The Cowboy State Joins the Club

Wyoming residents no longer have to seek permission from state officials to exercise their Second Amendment rights now that Governor Matt Mead signed a constitutional carry bill into law this month.

This comes as welcome news to gun rights activists who treasure our constitutional freedoms.

After all, America has come a long way from its 17th century founding. Massachusetts and Virginia used to have laws requiring travelers to be armed. In Massachusetts, congregants had to be armed.

That all changed, though, over the next couple of centuries when states began imposing massive amounts of gun control. These restrictions turned countless Americans into mandatory victims, and many innocent lives were lost as a result.

But now, we are ever so slowly inching our way back to removing the mountain of prohibitions on being armed in public. Prior to this year, three states had stopped requiring law-abiding citizens to first get a permit to carry firearms concealed in public. And now, legislators in Wyoming have added the Cowboy State to this growing list.

Constitutional carry is the term Gun Owners of America has applied to carrying firearms without getting prior approval from the government. It recognizes that the Second Amendment is serious when it says that our gun rights “shall not be infringed.” We hear statists say that all of our rights are subject to being balanced by the “interests” of the government. Such a view would have us forget that “We the People” are the boss, and the government works for us. We have the “interests;” but the government has only one responsibility — to do what it is told.

For the people to be the sovereign — not just in theory, but in fact — we must be armed. For our employees to tell us how, when and where we might be armed is a role reversal. A disarmed sovereign is a sovereign that has suffered a coup d’état.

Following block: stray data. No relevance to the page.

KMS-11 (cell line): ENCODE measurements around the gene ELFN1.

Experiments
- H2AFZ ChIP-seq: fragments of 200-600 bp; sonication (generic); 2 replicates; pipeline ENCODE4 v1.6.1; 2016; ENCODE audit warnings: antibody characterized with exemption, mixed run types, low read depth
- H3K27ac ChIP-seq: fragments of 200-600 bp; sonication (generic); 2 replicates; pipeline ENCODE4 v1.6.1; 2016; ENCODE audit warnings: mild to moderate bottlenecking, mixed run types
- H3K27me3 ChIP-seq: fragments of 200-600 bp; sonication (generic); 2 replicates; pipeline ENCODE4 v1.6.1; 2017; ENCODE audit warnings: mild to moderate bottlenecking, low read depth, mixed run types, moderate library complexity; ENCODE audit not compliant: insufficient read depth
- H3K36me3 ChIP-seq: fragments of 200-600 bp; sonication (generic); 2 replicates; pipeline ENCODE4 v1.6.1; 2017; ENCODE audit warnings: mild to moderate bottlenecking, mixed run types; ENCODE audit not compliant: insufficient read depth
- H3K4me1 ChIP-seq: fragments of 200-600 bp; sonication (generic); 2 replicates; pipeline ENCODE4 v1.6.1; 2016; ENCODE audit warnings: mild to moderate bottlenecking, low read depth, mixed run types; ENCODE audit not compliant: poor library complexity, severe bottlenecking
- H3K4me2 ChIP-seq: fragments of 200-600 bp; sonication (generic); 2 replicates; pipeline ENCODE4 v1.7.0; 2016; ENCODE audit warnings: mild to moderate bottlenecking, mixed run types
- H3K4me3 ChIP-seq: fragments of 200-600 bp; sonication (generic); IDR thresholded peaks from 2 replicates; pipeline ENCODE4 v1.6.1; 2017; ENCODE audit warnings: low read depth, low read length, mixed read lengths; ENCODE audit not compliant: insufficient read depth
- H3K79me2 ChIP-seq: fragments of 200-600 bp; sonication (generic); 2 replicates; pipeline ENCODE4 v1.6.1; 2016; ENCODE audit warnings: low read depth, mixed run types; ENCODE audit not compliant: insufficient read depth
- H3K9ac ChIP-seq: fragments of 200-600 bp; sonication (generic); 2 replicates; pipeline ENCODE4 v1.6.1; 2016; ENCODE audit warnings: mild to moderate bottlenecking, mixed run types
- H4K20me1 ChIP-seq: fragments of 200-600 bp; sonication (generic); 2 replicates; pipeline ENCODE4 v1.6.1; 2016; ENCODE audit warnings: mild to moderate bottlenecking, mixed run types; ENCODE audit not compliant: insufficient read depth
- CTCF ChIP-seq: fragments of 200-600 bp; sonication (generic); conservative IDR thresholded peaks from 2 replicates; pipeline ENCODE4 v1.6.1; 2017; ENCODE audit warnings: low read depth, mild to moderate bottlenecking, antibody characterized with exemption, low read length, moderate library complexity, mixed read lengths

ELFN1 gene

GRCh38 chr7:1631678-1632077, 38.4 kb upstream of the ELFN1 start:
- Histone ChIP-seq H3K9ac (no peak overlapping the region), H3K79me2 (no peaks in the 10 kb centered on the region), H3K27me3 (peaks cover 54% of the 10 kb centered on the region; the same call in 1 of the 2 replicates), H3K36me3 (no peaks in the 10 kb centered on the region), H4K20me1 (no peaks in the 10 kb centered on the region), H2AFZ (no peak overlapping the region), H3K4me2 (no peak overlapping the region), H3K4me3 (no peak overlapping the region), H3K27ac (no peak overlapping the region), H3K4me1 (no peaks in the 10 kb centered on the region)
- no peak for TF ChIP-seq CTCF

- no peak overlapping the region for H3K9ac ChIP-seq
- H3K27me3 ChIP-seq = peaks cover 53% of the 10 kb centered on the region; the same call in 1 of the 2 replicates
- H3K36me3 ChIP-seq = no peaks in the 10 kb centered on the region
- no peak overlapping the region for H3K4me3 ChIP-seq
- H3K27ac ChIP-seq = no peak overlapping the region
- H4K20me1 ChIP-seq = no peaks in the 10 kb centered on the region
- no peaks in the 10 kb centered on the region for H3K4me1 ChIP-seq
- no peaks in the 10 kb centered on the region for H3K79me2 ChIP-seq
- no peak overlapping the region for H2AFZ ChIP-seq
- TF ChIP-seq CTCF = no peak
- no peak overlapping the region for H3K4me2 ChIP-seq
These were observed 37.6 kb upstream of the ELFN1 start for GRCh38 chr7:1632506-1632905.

Constitutional carry is also a recognition that gun control only restricts the good guys. Criminals are not deterred by gun laws. Criminals are in the business of breaking laws, and breaking a gun law does not result in a crisis of conscience for criminals.

It is a huge mistake to think that any of the gun control measures on our books, or which have been proposed, deter criminals. Consider that in Mexico, in spite of a constitutional declaration of a right to have guns, there is only one gun store in the whole country — in Mexico City. If you manage to get a permit, it will be for a handgun of a fairly ineffective caliber, or for a limited selection of long guns. Then you can make your appointment and travel to Mexico City to finally get your gun.

Yet what dominates the news coming out of Mexico? Guns. And the ones used by the drug traffickers are not usually the ones available to the American public. But tens of thousands of fully automatic machine guns have gone missing from the Mexican military. And, strange as it may seem (sarcasm), the same planes and boats that are used to smuggle drugs also smuggle firearms.

More civilians were murdered in Juarez last year than civilians in Afghanistan. Right across the border in El Paso, the murder rate is enormously lower. Texans own guns, and many of them carry concealed.

So, let’s get a grip on reality. Let’s remove the obstacles that impede the sovereign from arming himself where he chooses and when he chooses. It is the constitutional thing to do, after all.